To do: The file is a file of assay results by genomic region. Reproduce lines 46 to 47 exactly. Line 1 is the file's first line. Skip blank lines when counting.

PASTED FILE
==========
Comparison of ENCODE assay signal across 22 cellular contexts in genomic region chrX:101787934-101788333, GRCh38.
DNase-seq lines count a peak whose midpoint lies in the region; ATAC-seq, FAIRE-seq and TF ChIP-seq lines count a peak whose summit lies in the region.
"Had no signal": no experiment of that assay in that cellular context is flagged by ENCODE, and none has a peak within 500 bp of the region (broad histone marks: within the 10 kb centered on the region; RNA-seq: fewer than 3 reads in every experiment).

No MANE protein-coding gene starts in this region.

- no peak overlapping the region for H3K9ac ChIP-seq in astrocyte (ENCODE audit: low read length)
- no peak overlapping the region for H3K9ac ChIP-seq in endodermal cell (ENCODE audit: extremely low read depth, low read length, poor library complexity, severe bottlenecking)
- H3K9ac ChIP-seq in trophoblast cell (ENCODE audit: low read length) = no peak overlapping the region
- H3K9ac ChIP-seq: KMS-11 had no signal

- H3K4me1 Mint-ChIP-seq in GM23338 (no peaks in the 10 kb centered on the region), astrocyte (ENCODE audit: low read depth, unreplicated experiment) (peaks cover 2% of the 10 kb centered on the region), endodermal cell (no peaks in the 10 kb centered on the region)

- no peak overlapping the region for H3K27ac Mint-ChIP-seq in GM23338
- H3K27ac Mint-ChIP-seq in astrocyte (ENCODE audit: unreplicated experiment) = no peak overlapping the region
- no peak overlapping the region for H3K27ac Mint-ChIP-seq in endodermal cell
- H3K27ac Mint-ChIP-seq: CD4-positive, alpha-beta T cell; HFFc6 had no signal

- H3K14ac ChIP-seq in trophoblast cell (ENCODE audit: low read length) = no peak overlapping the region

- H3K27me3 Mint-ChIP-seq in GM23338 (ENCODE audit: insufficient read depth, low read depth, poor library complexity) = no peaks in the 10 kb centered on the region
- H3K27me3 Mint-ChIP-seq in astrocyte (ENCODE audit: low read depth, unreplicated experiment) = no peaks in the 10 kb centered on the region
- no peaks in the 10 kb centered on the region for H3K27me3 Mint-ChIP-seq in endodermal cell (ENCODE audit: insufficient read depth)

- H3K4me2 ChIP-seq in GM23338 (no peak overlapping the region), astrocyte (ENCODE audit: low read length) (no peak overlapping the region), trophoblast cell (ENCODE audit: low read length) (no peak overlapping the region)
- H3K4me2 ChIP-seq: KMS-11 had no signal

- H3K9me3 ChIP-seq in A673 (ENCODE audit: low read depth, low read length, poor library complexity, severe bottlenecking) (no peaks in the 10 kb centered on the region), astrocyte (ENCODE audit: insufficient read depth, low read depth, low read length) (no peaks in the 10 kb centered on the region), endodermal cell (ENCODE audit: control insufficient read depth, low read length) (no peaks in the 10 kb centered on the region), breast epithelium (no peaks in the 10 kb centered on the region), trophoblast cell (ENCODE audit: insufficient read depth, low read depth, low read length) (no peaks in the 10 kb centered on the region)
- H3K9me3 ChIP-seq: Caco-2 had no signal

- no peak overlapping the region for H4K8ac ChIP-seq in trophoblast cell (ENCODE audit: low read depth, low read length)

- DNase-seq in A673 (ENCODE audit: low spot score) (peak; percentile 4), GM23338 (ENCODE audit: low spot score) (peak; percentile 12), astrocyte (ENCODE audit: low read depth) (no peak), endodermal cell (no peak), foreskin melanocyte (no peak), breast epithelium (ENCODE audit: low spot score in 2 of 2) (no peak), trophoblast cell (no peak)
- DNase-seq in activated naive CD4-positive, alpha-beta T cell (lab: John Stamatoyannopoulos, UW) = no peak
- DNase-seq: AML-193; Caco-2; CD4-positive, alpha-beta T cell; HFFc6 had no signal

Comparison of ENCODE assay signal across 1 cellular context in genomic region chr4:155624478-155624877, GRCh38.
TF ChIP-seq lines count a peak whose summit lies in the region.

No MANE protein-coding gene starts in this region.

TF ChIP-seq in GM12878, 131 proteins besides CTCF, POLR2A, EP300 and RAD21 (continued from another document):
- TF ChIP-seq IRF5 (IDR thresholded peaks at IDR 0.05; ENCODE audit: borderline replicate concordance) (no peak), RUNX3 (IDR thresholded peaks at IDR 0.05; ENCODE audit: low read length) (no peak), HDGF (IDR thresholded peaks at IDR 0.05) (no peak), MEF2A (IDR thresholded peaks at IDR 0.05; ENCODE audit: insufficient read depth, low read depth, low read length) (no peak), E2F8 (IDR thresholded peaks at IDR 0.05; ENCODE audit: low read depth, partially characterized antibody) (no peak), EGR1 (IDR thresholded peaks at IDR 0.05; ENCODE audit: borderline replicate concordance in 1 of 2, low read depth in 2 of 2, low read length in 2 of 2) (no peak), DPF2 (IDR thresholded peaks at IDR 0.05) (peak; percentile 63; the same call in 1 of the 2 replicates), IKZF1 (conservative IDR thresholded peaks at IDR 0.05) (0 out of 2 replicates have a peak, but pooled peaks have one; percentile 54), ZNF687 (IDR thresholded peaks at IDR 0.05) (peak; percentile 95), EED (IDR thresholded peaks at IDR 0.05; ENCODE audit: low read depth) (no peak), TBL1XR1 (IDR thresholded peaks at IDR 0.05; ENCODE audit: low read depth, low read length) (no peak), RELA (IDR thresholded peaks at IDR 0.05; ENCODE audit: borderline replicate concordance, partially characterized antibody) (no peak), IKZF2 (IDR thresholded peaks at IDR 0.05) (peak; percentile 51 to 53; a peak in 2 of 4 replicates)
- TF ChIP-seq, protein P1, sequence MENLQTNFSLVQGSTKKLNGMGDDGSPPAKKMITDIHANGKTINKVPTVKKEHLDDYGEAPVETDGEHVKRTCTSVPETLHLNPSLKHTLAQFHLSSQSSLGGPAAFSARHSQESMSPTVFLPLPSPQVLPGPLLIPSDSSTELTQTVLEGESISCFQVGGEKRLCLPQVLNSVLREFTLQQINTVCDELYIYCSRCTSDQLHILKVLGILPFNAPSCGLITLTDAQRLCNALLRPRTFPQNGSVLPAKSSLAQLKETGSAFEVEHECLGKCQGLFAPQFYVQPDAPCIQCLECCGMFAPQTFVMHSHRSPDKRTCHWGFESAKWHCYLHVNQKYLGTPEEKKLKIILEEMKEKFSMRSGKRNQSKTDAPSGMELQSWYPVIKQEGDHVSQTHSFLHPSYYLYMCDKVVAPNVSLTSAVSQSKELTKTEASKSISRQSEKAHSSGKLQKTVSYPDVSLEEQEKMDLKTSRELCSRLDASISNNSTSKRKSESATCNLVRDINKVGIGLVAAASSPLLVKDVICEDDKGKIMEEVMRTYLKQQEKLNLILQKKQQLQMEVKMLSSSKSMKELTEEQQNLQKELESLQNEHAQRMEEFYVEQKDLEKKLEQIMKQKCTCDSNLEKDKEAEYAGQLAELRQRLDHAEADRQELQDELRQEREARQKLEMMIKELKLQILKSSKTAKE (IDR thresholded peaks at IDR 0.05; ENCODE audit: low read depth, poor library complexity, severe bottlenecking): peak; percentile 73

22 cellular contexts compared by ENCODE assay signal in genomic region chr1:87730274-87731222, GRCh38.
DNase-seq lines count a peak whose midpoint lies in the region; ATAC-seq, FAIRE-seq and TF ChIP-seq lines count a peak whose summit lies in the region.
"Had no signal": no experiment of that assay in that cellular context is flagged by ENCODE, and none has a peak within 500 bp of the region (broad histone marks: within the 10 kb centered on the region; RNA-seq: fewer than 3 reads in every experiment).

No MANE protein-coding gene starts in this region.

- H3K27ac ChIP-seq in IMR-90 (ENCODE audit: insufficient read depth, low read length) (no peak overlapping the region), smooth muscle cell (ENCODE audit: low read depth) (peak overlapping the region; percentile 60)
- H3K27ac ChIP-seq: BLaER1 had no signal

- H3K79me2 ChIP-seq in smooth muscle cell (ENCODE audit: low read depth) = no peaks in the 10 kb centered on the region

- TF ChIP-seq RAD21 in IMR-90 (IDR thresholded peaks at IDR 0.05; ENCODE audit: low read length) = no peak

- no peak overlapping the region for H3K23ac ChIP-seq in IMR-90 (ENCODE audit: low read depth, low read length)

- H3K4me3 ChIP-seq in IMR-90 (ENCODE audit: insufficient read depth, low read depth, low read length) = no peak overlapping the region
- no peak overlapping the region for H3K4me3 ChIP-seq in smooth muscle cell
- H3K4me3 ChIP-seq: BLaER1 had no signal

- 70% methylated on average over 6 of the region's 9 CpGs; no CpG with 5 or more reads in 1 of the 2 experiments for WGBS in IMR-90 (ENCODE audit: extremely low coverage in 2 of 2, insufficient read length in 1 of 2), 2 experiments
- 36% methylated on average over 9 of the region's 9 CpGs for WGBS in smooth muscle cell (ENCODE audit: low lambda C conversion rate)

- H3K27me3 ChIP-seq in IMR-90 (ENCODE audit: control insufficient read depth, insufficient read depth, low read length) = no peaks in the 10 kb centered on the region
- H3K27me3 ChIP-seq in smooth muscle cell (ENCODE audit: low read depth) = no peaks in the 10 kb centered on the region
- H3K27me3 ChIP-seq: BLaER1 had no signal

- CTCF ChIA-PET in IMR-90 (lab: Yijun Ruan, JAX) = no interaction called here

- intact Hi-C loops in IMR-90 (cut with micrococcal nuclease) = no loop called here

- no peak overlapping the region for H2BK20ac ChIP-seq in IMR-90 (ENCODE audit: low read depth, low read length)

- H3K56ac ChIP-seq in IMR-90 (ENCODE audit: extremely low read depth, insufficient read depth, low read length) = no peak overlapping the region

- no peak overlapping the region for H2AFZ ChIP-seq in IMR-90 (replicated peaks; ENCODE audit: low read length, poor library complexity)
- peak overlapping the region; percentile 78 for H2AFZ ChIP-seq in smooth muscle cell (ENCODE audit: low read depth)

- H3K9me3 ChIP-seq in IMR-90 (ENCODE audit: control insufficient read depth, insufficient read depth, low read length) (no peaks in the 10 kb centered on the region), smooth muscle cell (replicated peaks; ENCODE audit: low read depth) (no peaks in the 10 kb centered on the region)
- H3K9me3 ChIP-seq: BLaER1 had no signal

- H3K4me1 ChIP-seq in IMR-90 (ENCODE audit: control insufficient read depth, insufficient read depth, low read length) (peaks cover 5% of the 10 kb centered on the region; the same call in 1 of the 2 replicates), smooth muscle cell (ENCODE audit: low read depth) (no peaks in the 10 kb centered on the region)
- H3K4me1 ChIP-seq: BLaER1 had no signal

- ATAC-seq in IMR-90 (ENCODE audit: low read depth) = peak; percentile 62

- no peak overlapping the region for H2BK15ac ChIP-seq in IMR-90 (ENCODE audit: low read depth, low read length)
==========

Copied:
- H3K27me3 ChIP-seq in IMR-90 (ENCODE audit: control insufficient read depth, insufficient read depth, low read length) = no peaks in the 10 kb centered on the region
- H3K27me3 ChIP-seq in smooth muscle cell (ENCODE audit: low read depth) = no peaks in the 10 kb centered on the region